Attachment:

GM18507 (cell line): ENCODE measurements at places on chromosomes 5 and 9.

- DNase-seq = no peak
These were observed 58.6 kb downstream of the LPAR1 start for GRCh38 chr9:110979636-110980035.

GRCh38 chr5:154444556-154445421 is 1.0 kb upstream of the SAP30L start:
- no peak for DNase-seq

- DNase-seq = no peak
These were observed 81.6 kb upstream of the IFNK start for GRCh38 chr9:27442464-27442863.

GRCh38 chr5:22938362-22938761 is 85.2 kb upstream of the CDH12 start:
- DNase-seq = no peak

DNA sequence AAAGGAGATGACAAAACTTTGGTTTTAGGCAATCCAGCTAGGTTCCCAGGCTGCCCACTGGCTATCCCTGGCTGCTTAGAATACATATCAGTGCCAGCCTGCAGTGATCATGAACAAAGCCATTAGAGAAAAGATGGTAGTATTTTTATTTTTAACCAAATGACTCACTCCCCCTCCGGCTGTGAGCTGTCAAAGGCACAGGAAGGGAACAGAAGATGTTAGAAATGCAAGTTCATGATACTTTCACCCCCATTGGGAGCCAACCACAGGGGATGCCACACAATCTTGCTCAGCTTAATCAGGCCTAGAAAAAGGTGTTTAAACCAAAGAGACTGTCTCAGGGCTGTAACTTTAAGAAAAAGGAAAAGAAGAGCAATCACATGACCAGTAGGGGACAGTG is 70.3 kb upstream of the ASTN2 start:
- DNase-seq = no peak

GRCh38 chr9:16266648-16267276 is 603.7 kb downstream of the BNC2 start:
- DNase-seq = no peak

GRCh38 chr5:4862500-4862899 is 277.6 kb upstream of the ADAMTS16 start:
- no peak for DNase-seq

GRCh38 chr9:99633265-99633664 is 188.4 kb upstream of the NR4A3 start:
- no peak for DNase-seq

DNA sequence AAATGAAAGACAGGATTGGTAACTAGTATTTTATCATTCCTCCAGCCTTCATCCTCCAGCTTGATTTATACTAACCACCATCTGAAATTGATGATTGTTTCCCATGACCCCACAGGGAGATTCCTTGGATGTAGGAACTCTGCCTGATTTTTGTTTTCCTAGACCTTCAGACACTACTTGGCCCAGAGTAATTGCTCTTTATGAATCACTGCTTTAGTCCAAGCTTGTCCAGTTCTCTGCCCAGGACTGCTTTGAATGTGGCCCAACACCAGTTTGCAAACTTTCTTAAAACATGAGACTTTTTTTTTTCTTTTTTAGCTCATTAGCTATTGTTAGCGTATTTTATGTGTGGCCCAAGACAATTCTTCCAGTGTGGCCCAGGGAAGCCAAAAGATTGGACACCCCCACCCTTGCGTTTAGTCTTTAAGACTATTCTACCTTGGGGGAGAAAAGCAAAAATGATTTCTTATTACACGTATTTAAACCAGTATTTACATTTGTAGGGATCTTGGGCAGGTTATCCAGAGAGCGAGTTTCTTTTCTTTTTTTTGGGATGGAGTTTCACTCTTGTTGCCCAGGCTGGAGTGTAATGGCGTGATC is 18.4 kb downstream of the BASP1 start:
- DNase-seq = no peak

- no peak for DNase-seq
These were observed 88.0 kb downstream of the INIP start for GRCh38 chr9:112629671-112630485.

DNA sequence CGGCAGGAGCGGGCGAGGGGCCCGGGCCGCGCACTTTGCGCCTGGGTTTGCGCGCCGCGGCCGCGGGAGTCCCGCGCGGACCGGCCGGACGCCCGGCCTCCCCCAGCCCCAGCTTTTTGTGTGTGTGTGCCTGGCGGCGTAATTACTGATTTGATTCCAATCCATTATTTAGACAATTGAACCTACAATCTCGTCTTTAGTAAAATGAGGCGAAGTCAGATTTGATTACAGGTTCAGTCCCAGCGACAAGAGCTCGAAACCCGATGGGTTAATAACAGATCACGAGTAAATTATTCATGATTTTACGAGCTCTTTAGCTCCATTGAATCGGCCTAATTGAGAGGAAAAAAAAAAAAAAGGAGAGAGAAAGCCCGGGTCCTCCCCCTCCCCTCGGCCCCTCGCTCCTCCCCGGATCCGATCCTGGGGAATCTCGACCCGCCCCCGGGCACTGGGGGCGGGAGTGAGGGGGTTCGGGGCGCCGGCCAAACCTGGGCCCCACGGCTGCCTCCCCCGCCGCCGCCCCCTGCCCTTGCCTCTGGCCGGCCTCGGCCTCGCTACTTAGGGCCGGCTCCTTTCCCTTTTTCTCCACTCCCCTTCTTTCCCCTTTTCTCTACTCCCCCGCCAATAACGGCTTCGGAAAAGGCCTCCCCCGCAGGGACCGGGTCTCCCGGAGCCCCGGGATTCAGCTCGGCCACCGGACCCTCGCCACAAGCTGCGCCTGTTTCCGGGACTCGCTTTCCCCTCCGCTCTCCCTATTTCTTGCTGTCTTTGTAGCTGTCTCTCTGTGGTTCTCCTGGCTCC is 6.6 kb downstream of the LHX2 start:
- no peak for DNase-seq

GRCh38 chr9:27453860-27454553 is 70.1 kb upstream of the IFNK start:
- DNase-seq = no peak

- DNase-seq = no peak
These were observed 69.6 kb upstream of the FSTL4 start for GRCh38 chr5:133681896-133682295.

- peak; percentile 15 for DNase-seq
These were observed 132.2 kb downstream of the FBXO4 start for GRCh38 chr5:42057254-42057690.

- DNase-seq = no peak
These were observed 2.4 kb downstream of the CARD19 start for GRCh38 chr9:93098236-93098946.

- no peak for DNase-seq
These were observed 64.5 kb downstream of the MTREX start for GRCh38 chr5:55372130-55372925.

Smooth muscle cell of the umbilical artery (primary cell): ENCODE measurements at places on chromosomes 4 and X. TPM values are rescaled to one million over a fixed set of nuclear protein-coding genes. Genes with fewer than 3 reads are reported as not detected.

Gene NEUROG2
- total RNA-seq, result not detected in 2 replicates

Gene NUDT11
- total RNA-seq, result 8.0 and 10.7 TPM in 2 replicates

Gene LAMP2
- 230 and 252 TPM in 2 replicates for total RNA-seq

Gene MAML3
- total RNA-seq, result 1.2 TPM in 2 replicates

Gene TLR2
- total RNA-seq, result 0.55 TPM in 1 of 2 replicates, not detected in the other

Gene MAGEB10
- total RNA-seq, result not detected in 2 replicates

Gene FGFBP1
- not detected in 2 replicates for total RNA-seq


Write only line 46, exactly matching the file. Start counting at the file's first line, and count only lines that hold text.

- total RNA-seq, result not detected in 2 replicates